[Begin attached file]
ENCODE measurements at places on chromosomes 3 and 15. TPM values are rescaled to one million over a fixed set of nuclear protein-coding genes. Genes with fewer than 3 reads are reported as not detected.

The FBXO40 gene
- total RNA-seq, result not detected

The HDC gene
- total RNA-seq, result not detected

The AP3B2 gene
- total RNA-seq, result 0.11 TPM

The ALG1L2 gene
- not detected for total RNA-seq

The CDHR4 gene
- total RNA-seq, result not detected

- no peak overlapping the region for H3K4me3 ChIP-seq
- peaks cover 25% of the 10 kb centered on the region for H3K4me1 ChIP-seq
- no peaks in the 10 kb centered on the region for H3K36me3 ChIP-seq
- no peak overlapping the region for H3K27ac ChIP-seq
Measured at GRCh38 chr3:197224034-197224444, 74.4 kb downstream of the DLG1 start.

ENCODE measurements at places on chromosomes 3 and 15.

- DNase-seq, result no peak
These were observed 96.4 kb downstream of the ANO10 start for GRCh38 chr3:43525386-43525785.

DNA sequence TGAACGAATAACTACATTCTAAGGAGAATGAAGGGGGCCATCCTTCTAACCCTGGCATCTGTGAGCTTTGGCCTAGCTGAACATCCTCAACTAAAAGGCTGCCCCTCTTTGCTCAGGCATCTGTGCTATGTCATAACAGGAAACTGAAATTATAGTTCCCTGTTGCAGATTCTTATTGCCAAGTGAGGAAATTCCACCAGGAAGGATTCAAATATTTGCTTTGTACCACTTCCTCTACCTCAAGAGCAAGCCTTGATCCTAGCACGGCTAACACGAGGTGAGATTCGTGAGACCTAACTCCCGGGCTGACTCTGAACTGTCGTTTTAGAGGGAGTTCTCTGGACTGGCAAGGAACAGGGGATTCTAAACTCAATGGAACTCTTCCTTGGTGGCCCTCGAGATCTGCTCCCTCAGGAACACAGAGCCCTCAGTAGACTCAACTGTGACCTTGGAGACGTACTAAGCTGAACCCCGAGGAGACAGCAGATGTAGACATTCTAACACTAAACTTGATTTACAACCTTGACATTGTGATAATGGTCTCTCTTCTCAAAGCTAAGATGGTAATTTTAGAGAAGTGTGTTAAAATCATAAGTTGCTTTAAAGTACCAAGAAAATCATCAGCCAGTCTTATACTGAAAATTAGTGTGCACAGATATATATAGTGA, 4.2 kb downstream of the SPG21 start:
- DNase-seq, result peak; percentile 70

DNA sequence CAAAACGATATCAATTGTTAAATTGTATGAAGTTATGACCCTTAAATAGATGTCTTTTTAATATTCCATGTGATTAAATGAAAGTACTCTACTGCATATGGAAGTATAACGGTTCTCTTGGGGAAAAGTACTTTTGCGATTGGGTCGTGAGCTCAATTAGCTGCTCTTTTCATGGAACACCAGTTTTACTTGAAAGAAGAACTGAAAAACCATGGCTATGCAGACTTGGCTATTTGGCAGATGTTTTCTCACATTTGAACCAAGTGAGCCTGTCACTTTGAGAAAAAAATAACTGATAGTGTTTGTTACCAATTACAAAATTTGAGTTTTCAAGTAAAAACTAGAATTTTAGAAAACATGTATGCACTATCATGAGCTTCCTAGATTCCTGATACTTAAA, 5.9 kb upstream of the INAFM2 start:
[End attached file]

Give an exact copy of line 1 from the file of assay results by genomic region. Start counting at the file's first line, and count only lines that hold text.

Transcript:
ENCODE measurements at places on chromosomes 3 and 15. TPM values are rescaled to one million over a fixed set of nuclear protein-coding genes. Genes with fewer than 3 reads are reported as not detected.